“So I went up to Boston and set up a master’s mile on Harvard’s 220-yard track in conjunction with the Massachusetts indoor state high school meet,” he states. “Stanley Redwine was supposed to help me through the first half mile, but just before the half mile mark he pulled out. I just put my head down and ran. I didn’t quite hear the three-quarter mile split, and the guy said ‘He’s on pace for the record.’
“I didn’t want a record,” he scoffs. “I wanted sub-four! With two laps to go, I just said to myself, ‘Run this second to last lap as fast as you can and the let the last one take care of itself.’ I ended up running 28 for the 7th 220. On the last lap, my legs were gone from underneath me. But the noise from the kids was wild – it was bursting my eardrums. And I basically just ran all the way through the line and I had a feeling that I got it when I hit the tape.”
The time: 3:58.15.
As the first master to break 4:00 in the mile, Eamonn Coghlan had successfully completed his middle distance curtain call. He never raced again.
More than 20 years after his miling encore, Eamonn Coghlan is still around the sport. He comes to New York’s Armory for the Millrose Games every year. Why?
The same reason we all do: he loves track and field. Millrose 2015 was going to be special. The Irishman who worked a lifetime to earn respect in the sport of athletics never gained more than by the composed and gracious way he handled witnessing and celebrating Bernard Lagat’s 3:54.91 mile which took down his nearly 21-year old master’s mile world record.
“To see someone like Bernard come through in my lifetime and the respect he has for indoors, the respect he has for the Wanamaker Mile, the respect he has for the sport – that’s what sport is all about. You cheer for a guy like that,” declares Coghlan in earnest. “I remember as a kid when Glenn Cunningham had 6 Wanamaker Mile victories. And when I was going after my 7th Wanamaker Mile win, I wanted that more than anything else. But it was just that Glenn Cunningham was a pathfinder and if you could go by Glenn Cunningham – wow – that was something special. And I think Bernard respected that – the indoors, the history of the Wanamaker mile. And then to go on at 40 years of age and obliterate the master’s mile record – wow – this is a great guy. I gave him a big hug. Records are made to be broken. But look, I got 21 years as the record holder, the first master to break 4 minutes in the mile. And I’ll always get that.”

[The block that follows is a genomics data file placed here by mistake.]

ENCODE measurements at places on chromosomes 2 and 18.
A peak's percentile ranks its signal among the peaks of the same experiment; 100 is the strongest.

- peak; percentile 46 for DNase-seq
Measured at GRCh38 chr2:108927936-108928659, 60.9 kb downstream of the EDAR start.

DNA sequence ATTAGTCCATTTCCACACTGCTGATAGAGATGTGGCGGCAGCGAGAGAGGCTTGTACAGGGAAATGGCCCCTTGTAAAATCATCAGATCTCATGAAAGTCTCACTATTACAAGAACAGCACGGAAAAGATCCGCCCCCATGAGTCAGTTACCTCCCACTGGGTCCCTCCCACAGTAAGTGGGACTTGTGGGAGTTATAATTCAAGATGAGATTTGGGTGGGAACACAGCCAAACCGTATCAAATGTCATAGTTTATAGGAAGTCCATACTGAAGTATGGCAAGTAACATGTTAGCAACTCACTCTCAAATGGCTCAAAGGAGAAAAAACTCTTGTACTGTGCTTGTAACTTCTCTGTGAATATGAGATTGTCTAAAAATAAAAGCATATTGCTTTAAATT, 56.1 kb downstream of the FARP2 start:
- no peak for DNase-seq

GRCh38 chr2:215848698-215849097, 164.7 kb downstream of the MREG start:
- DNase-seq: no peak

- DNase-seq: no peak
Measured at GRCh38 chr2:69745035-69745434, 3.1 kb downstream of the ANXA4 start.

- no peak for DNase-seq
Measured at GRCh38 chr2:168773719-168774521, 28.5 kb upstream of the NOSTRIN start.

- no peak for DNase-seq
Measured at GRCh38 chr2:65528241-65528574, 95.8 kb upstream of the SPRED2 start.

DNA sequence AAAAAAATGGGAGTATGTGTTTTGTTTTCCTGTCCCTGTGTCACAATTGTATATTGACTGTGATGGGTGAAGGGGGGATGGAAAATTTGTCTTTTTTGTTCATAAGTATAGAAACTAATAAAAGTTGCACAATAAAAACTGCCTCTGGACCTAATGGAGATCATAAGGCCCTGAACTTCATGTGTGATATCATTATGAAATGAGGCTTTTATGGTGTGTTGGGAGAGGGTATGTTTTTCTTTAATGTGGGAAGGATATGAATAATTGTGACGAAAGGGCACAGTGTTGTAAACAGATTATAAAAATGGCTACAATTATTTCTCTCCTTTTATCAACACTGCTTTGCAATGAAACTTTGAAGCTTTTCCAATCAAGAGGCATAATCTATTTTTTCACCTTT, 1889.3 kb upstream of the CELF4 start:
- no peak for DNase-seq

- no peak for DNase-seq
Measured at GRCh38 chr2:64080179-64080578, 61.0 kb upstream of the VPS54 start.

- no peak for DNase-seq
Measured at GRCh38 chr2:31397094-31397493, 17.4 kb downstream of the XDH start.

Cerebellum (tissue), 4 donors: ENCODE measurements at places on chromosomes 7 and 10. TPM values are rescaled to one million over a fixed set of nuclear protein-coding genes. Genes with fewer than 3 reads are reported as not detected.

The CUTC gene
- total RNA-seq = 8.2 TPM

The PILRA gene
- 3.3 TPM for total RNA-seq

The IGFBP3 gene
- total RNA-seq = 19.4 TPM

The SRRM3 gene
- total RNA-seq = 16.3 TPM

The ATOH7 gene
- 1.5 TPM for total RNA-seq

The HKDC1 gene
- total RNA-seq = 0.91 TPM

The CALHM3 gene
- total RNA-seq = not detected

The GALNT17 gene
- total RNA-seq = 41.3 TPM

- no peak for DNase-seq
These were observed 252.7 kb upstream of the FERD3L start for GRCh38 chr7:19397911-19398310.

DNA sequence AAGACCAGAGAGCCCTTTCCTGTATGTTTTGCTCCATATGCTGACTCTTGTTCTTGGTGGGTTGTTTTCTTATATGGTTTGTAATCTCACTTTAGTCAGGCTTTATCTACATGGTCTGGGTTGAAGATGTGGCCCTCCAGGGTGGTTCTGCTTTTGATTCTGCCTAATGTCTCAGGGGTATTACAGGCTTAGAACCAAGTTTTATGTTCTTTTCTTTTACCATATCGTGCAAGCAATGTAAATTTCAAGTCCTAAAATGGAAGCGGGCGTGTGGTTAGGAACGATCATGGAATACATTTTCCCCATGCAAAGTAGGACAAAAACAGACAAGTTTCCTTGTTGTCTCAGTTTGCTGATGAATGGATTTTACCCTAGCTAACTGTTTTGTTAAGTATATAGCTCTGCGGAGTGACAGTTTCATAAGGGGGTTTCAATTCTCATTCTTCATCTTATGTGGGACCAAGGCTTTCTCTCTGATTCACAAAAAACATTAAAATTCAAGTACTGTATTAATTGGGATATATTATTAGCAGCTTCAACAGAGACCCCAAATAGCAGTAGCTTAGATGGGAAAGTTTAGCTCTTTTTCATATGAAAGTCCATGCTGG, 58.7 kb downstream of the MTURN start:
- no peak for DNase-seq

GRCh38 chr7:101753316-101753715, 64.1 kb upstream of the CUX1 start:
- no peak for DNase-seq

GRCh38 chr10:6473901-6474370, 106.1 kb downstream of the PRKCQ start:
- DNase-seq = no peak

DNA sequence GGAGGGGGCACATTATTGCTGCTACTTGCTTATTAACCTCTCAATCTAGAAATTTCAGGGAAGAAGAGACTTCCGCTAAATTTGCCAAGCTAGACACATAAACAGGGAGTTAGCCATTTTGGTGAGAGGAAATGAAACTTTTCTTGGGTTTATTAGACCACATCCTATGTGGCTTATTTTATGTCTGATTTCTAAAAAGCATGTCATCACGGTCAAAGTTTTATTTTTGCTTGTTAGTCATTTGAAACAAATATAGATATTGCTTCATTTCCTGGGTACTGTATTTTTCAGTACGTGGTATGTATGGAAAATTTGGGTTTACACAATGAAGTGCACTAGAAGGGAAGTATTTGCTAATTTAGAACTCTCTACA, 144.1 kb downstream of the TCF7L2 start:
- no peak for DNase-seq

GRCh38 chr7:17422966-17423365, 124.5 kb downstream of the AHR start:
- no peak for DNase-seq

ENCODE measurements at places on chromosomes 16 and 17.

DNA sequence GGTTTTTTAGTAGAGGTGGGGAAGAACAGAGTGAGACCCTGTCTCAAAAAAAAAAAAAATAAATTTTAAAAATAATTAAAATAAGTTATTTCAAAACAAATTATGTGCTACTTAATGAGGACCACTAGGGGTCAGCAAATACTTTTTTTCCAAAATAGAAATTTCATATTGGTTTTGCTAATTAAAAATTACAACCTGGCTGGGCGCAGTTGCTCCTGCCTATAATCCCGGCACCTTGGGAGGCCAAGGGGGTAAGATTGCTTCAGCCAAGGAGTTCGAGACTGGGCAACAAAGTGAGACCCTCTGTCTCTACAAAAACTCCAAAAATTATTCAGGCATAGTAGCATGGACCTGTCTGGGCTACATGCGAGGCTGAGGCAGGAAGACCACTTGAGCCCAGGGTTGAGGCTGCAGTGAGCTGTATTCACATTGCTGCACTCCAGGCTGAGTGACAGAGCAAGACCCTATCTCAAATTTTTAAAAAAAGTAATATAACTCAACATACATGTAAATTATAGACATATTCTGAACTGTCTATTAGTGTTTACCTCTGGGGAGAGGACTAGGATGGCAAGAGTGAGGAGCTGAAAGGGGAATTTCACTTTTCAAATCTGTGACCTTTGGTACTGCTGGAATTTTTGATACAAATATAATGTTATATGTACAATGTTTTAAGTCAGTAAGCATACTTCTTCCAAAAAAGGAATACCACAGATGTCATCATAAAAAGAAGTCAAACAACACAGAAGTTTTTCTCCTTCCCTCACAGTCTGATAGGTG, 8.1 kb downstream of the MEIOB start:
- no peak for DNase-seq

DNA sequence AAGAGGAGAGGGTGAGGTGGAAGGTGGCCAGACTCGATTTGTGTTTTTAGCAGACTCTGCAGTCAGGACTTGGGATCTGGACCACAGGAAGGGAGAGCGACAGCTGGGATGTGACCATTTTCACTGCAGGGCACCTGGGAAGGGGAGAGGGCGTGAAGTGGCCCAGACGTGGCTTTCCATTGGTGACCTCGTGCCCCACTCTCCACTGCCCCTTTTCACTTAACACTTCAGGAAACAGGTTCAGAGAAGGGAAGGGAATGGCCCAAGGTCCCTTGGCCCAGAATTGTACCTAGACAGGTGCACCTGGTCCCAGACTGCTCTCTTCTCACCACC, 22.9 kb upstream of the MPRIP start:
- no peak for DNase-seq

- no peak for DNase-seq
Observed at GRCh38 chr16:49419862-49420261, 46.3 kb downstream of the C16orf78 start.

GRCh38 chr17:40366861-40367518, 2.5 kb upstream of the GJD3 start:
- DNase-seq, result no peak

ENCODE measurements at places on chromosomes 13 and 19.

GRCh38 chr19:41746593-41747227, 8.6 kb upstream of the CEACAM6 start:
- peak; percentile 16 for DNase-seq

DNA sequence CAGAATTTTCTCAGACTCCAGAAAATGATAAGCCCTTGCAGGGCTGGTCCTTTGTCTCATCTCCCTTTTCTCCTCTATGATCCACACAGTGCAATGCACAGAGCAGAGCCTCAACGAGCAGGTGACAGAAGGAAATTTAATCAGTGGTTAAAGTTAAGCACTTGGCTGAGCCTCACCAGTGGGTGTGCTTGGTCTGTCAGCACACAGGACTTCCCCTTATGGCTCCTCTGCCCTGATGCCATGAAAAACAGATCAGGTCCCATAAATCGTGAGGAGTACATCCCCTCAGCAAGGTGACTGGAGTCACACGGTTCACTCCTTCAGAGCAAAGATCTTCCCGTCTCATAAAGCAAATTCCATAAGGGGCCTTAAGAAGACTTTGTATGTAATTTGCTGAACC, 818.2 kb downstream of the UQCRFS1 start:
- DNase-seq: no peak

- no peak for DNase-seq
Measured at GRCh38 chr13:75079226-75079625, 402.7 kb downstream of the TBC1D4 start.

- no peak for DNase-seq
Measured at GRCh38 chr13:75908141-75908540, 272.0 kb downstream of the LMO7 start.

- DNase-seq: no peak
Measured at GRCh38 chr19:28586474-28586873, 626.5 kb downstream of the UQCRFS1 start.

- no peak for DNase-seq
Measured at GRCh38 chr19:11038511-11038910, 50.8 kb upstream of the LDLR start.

Leaving a Legacy
After some coaxing, the 62-year-old Coghlan – whose glorious athletic career left no unfinished business – shares some thoughts on how he would like to be remembered.
“I gave it my all, that’s for sure. I did it honestly. I worked bloody hard. I enjoyed the ride,” offers the Irish middle distance legend. “I had huge amounts of support from my mates all the way throughout my career – my mates both from Villanova and even my club mates who are in the their 60’s now. I sense they have so much pride in what I have achieved. And I think the pride that they express and show when I meet them on a regular basis is nice. And with a laugh, Senator Coghlan – who holds a seat in Ireland’s legislature – adds, “At this stage of my life, it prompts me to reflect, ‘Wow, I must have been good!’
And after a pause, he finishes with a concluding thought, “How I am remembered is whatever way people want to remember me.”
For most, Eamonn Coghlan is – and will be – remembered not only as a world record-setting middle distance champion with a devastating kick initiated with breath-taking acceleration, but also as one of track and field’s most poised and gracious elder statesmen.
Used with permission from RunBlogRun